The aim of the policy is to prevent care disruption for the 8 million consumers who got coverage through exchange plans during the Patient Protection and Affordable Care Act's first enrollment period, and to avoid losing a large number of them while the administration works to extend coverage to most of the nation's uninsured.
But easing the path to re-enrollment could mean some of those consumers lose tax credits or pay higher premiums. If an insurer has decided to discontinue a particular plan, the carrier has the leeway to automatically enroll its members in a plan deemed similar, even though it could have a higher or lower actuarial value (represented by the metal tiers bronze, silver and gold). Carriers also could enroll those members in an ACA-compliant plan that's not sold on an insurance exchange.
The CMS received several comment letters on the proposed policy noting that enrolling an individual for any coverage other than an identical plan would cause confusion and unforeseen consequences. Some letters warned that enrollees might lose access to cost-sharing reductions they received under a silver plan if they are re-enrolled into a plan at a different metal tier, and they could become ineligible for cost-sharing and tax credits if they're shifted to a plan outside the exchange, according to the CMS' summary of the comments.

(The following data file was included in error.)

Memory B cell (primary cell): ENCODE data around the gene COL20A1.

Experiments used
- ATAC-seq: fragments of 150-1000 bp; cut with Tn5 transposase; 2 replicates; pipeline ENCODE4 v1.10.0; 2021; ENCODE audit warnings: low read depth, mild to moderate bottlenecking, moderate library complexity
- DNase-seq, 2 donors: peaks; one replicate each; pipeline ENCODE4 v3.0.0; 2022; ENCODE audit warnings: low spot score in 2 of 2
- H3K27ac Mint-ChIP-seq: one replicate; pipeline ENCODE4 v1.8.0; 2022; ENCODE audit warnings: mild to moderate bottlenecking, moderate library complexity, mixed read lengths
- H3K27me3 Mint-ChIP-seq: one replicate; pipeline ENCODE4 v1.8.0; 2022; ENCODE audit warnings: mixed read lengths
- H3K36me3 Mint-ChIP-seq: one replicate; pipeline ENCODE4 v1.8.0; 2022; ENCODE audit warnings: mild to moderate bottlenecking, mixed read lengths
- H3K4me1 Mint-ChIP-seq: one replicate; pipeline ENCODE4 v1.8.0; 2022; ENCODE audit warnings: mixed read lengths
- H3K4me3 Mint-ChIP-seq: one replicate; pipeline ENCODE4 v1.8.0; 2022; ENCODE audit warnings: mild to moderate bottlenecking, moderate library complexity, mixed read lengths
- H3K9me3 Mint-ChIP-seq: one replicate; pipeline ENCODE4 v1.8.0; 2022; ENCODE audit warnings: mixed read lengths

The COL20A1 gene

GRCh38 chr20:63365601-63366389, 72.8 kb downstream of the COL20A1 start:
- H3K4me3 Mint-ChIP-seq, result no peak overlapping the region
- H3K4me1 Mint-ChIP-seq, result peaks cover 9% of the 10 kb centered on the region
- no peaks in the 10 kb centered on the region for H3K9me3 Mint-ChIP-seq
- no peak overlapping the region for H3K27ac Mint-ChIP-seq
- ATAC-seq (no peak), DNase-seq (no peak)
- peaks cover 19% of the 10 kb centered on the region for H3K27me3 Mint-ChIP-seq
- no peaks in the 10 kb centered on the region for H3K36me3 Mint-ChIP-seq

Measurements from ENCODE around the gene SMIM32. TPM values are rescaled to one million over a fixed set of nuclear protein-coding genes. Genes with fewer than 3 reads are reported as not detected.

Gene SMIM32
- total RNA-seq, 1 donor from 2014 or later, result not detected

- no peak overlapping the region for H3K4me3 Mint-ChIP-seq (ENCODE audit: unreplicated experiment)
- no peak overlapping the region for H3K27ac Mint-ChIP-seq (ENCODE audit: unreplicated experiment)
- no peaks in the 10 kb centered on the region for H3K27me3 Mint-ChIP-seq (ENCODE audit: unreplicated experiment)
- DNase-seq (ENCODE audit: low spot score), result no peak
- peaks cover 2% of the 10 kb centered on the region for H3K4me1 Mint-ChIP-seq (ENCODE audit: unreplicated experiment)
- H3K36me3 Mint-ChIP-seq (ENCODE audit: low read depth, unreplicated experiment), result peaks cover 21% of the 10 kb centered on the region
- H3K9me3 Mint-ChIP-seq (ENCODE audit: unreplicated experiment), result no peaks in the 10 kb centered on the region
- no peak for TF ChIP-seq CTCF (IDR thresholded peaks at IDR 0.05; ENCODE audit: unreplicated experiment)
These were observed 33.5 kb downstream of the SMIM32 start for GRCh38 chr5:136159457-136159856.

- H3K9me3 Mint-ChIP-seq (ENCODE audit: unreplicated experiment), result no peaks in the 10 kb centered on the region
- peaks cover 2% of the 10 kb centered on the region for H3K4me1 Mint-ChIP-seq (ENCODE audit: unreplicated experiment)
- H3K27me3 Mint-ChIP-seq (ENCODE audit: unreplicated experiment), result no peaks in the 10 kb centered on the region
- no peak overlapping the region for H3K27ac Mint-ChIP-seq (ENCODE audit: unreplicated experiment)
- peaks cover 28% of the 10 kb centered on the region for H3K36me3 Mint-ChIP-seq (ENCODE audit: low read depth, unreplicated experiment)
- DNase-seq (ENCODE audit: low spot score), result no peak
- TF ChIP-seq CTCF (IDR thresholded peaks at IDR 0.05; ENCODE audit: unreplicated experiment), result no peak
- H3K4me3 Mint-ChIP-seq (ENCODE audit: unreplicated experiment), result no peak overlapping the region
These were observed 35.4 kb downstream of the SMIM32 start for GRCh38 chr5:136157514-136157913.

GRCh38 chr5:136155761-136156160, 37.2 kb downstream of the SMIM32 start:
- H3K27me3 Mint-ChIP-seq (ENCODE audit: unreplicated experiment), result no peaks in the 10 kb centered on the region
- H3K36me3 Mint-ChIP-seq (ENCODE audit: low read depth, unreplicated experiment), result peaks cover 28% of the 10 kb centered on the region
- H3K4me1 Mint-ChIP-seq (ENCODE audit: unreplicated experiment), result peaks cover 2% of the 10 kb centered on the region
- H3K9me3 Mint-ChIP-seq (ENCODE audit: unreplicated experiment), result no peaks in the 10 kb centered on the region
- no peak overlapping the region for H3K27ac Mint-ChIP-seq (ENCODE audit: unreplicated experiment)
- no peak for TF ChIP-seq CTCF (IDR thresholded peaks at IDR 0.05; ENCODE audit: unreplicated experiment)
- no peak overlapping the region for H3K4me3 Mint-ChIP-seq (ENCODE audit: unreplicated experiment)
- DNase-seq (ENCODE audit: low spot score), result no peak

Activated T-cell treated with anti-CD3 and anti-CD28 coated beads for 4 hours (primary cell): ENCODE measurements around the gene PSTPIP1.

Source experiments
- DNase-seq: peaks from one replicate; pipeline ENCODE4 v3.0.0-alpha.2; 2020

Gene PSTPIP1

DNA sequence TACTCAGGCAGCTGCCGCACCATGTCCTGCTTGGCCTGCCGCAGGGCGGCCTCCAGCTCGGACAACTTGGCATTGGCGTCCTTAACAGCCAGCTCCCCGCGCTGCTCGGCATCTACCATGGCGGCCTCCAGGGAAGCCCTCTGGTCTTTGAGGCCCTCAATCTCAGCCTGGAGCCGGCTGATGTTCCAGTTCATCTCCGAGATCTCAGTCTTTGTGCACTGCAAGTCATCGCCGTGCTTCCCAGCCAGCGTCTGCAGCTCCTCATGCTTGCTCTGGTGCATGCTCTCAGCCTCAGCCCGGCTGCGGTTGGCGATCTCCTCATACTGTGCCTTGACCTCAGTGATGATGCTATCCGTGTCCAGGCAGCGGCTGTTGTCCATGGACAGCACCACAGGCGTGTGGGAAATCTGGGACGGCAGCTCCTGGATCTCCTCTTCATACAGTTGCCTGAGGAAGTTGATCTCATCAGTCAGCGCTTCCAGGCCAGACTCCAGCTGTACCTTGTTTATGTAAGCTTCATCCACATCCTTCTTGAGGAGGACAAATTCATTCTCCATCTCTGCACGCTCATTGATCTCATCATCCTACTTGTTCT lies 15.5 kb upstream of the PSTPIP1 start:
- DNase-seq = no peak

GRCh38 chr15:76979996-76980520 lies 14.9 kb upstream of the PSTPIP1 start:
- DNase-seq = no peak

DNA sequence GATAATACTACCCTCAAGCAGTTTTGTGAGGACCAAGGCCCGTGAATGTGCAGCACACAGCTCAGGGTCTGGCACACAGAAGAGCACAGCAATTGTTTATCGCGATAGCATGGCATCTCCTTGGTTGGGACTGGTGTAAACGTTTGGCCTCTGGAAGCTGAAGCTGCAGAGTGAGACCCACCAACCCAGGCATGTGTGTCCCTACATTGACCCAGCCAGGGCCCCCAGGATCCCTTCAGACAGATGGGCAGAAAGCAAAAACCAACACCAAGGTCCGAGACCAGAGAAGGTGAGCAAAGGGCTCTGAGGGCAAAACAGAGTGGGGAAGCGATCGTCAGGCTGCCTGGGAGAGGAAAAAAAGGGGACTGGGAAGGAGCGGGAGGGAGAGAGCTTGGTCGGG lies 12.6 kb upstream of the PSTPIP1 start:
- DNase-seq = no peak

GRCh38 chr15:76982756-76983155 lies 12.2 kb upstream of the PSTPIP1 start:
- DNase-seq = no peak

The agency countered that it expects there will be few people who will unable to return to their identical plan, and that the rule lays out a series of steps insurers must take to mitigate such problems.
However, the agency acknowledged some people could fall through the cracks. For instance, it said it would need to release future guidance on how a plan would ensure the continuity of cost-sharing provisions when consumers are transferred outside an exchange. The CMS also said it would need to release additional guidance that explains what insurers should do when its members move outside of their original plan's service area or age out of a parent's policy.
“We reiterate that enrollees have the opportunity to shop for a new plan during the open-enrollment period, regardless of whether they are automatically re-enrolled into a plan that does not meet their needs,” the CMS said in the final rule.
While the rule generally allows insurers to decide which plans qualify as similar substitutes, the CMS will allow state-based exchanges to make that call if they choose.
Groups that have been enrolled through outreach efforts applauded the administration's decision to finalize the policy.
“I'm glad that auto-enrollment is there for folks who are happy with what they chose,” said Ryan Baker, vice president for health policy at the Missouri Foundation for Health, which spearheaded an effort to get residents enrolled in that state.